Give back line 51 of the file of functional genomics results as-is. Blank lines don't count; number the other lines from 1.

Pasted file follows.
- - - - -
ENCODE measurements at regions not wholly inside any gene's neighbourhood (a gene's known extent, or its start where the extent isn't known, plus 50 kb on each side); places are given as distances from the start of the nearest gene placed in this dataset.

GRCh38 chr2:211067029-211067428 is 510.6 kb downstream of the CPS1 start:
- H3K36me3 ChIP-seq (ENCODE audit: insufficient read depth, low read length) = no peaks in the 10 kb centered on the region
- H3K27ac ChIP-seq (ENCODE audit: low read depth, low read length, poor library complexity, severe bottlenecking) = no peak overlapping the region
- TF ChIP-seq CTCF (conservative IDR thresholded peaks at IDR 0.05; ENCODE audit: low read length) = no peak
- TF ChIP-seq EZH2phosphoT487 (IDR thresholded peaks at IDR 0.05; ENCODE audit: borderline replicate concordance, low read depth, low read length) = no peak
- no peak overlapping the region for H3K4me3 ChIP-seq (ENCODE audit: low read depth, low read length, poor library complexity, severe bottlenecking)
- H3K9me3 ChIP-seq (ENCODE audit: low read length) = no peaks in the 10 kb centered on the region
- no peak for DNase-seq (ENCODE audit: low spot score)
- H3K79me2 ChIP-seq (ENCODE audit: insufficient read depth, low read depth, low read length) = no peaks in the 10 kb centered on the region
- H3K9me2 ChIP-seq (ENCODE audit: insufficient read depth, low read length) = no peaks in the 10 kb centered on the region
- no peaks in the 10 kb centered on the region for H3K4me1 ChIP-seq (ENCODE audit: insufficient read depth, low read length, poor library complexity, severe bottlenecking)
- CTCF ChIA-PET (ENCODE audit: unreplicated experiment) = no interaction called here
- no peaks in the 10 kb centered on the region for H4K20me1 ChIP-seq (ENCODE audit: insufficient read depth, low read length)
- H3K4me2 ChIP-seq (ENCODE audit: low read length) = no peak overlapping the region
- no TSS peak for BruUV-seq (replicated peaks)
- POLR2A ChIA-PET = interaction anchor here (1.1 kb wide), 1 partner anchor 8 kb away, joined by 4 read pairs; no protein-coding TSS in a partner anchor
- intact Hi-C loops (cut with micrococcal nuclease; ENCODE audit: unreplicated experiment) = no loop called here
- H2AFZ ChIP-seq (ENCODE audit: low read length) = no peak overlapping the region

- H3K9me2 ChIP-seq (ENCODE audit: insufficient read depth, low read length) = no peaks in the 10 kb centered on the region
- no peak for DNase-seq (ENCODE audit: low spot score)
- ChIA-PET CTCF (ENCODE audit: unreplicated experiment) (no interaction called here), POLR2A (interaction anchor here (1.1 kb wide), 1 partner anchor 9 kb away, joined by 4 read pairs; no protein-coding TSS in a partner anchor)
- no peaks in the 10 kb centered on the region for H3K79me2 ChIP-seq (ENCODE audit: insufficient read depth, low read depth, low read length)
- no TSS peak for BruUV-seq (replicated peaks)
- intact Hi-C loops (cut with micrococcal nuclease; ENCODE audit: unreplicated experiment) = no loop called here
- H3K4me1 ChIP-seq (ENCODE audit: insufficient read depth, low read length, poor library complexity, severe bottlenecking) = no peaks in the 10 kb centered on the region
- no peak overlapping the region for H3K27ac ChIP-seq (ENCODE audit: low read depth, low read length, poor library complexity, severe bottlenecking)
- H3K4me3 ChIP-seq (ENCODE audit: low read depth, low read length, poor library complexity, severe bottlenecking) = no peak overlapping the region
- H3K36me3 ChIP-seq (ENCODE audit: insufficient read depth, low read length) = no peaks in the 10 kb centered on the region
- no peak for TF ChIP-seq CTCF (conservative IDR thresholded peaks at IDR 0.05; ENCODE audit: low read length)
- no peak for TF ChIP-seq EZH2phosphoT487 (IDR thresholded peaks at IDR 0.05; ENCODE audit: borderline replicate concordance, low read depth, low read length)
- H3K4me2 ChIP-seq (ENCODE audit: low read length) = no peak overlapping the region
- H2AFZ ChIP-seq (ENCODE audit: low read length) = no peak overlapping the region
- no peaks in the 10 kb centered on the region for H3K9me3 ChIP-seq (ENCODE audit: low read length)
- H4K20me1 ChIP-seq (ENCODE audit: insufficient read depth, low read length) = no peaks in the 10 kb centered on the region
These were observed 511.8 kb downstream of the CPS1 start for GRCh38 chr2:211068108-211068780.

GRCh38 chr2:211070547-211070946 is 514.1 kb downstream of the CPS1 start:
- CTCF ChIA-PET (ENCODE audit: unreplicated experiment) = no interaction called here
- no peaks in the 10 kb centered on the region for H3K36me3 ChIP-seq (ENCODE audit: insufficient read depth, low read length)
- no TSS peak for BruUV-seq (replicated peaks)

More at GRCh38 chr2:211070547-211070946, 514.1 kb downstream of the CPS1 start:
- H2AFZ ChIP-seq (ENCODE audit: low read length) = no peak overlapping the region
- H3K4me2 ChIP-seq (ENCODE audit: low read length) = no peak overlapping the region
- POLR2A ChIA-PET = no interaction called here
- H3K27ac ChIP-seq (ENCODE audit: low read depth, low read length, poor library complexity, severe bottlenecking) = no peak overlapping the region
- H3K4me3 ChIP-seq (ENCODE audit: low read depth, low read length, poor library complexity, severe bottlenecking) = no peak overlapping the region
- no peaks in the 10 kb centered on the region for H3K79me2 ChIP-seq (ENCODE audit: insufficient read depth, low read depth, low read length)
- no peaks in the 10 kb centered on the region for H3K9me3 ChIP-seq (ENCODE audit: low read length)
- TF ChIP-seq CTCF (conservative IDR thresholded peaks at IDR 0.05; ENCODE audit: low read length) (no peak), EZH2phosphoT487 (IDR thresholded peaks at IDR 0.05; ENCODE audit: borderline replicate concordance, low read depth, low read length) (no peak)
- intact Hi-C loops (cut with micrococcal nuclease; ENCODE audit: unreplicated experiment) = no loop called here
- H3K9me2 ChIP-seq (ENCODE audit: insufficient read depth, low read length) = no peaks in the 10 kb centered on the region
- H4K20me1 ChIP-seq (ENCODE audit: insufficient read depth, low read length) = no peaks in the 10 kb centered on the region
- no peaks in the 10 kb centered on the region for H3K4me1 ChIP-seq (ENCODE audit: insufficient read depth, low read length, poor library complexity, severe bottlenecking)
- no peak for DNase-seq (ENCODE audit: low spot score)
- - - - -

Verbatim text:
- H3K9me2 ChIP-seq (ENCODE audit: insufficient read depth, low read length) = no peaks in the 10 kb centered on the region